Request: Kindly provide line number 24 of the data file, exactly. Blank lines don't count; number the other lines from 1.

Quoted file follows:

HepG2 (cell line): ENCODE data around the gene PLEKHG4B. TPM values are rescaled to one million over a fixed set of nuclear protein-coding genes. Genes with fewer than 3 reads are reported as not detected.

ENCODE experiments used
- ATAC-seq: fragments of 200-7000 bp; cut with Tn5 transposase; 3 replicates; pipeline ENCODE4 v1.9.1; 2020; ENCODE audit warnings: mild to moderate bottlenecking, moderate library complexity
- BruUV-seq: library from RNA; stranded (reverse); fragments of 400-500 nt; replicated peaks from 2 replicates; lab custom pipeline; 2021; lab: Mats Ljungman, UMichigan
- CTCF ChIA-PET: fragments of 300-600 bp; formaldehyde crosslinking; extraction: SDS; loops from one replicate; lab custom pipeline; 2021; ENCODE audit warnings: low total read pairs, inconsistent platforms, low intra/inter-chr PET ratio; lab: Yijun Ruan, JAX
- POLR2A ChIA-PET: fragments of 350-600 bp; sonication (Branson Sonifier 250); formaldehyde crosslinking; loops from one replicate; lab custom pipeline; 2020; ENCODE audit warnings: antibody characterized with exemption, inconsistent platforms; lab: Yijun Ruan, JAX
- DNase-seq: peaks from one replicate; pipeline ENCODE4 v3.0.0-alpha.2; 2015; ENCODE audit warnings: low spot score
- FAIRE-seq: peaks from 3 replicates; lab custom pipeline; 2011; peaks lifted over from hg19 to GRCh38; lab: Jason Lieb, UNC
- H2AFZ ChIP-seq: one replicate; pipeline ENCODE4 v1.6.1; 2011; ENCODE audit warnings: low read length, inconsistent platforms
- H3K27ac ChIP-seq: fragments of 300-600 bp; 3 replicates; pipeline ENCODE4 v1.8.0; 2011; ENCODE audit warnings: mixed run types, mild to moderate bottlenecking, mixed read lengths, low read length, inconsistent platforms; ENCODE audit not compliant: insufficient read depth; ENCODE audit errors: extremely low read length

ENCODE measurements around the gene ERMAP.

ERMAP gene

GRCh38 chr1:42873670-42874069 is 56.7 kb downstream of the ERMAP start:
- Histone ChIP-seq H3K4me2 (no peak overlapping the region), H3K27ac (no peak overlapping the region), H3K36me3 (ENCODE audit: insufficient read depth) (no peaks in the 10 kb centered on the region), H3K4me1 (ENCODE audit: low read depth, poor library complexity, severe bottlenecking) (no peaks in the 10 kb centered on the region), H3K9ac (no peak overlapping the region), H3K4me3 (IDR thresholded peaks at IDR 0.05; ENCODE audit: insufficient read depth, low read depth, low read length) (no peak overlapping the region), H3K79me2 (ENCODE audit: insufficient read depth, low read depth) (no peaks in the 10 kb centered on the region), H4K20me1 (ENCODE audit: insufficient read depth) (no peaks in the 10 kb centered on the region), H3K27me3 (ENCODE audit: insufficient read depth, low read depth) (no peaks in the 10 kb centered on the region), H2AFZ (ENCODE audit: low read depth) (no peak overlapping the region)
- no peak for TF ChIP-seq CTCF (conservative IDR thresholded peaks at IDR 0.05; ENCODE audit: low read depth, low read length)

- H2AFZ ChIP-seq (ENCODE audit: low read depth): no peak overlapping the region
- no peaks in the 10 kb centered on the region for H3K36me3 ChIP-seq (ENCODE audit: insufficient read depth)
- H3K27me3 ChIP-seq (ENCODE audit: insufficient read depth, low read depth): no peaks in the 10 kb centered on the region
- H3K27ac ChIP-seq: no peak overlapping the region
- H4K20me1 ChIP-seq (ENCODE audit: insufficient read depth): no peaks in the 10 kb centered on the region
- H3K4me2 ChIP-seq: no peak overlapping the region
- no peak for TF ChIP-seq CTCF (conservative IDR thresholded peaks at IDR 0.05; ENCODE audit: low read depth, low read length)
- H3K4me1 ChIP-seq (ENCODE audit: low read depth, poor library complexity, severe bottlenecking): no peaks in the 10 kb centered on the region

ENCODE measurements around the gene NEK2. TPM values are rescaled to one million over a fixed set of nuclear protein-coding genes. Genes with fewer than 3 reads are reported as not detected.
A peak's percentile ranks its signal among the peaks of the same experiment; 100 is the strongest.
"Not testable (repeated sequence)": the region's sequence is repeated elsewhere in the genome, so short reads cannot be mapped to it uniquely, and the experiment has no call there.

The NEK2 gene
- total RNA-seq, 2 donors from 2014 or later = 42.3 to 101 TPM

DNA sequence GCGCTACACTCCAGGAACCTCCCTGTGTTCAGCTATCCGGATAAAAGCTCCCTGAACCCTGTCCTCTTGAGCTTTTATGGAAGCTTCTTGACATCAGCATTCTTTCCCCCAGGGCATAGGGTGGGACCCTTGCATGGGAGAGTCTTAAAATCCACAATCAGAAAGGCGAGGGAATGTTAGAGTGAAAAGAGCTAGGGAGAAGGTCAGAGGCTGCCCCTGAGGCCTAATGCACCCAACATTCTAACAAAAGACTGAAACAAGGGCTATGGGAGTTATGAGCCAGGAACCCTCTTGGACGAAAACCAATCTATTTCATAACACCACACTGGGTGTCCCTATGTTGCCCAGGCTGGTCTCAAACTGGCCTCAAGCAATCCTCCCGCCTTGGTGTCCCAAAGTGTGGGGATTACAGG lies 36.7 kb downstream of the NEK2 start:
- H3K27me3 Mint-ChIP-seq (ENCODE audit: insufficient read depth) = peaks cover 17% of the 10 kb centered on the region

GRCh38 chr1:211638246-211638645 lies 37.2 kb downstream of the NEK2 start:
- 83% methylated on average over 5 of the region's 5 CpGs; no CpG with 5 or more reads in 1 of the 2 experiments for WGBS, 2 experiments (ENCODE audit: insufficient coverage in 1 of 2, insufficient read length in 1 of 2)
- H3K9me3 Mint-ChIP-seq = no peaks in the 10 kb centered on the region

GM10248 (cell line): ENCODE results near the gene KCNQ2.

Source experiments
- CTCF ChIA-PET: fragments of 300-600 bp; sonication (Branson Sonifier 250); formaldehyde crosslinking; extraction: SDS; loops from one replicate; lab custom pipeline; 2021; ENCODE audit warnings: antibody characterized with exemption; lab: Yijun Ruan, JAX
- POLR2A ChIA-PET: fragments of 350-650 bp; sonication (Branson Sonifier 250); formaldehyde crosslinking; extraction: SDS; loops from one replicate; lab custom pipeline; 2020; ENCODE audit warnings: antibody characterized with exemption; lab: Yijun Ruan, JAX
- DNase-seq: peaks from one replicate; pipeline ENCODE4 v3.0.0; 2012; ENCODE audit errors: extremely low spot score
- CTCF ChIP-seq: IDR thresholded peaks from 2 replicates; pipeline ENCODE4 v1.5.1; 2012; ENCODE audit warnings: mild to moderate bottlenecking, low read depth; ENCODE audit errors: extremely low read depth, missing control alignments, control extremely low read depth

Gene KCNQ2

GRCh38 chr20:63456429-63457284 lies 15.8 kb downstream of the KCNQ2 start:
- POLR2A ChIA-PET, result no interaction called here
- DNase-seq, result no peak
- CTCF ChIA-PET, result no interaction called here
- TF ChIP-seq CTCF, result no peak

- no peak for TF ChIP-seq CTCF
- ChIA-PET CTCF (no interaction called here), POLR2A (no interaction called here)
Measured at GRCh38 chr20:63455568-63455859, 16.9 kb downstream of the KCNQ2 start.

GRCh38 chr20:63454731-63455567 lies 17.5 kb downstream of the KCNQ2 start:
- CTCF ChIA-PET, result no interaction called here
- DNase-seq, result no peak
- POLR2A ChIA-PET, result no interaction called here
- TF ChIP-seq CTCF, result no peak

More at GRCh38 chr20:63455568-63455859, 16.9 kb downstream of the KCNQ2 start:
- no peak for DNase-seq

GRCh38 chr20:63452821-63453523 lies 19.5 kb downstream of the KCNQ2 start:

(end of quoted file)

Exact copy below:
ENCODE measurements around the gene NEK2. TPM values are rescaled to one million over a fixed set of nuclear protein-coding genes. Genes with fewer than 3 reads are reported as not detected.